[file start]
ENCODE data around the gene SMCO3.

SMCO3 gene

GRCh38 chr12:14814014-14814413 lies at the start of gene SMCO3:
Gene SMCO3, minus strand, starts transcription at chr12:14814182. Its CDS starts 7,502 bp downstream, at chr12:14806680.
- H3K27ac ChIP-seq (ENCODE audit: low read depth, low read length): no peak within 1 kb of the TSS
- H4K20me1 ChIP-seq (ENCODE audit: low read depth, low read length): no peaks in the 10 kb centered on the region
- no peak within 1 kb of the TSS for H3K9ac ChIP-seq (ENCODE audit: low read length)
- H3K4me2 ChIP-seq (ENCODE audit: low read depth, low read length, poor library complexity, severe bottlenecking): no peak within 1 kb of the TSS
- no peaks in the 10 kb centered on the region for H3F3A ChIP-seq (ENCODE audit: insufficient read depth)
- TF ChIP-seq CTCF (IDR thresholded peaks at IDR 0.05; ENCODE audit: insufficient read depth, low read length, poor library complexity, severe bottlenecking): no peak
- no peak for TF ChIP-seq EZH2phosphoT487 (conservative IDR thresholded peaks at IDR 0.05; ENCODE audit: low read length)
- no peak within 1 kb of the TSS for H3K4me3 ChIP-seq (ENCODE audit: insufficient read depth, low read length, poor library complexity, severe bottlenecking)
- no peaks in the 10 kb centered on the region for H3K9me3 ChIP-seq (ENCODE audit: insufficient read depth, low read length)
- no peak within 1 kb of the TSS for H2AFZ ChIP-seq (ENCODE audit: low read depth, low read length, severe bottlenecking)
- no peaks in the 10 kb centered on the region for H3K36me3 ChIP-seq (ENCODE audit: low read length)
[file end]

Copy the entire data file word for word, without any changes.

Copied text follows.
ENCODE data around the gene SMCO3.

SMCO3 gene

GRCh38 chr12:14814014-14814413 lies at the start of gene SMCO3:
Gene SMCO3, minus strand, starts transcription at chr12:14814182. Its CDS starts 7,502 bp downstream, at chr12:14806680.
- H3K27ac ChIP-seq (ENCODE audit: low read depth, low read length): no peak within 1 kb of the TSS
- H4K20me1 ChIP-seq (ENCODE audit: low read depth, low read length): no peaks in the 10 kb centered on the region
- no peak within 1 kb of the TSS for H3K9ac ChIP-seq (ENCODE audit: low read length)
- H3K4me2 ChIP-seq (ENCODE audit: low read depth, low read length, poor library complexity, severe bottlenecking): no peak within 1 kb of the TSS
- no peaks in the 10 kb centered on the region for H3F3A ChIP-seq (ENCODE audit: insufficient read depth)
- TF ChIP-seq CTCF (IDR thresholded peaks at IDR 0.05; ENCODE audit: insufficient read depth, low read length, poor library complexity, severe bottlenecking): no peak
- no peak for TF ChIP-seq EZH2phosphoT487 (conservative IDR thresholded peaks at IDR 0.05; ENCODE audit: low read length)
- no peak within 1 kb of the TSS for H3K4me3 ChIP-seq (ENCODE audit: insufficient read depth, low read length, poor library complexity, severe bottlenecking)
- no peaks in the 10 kb centered on the region for H3K9me3 ChIP-seq (ENCODE audit: insufficient read depth, low read length)
- no peak within 1 kb of the TSS for H2AFZ ChIP-seq (ENCODE audit: low read depth, low read length, severe bottlenecking)
- no peaks in the 10 kb centered on the region for H3K36me3 ChIP-seq (ENCODE audit: low read length)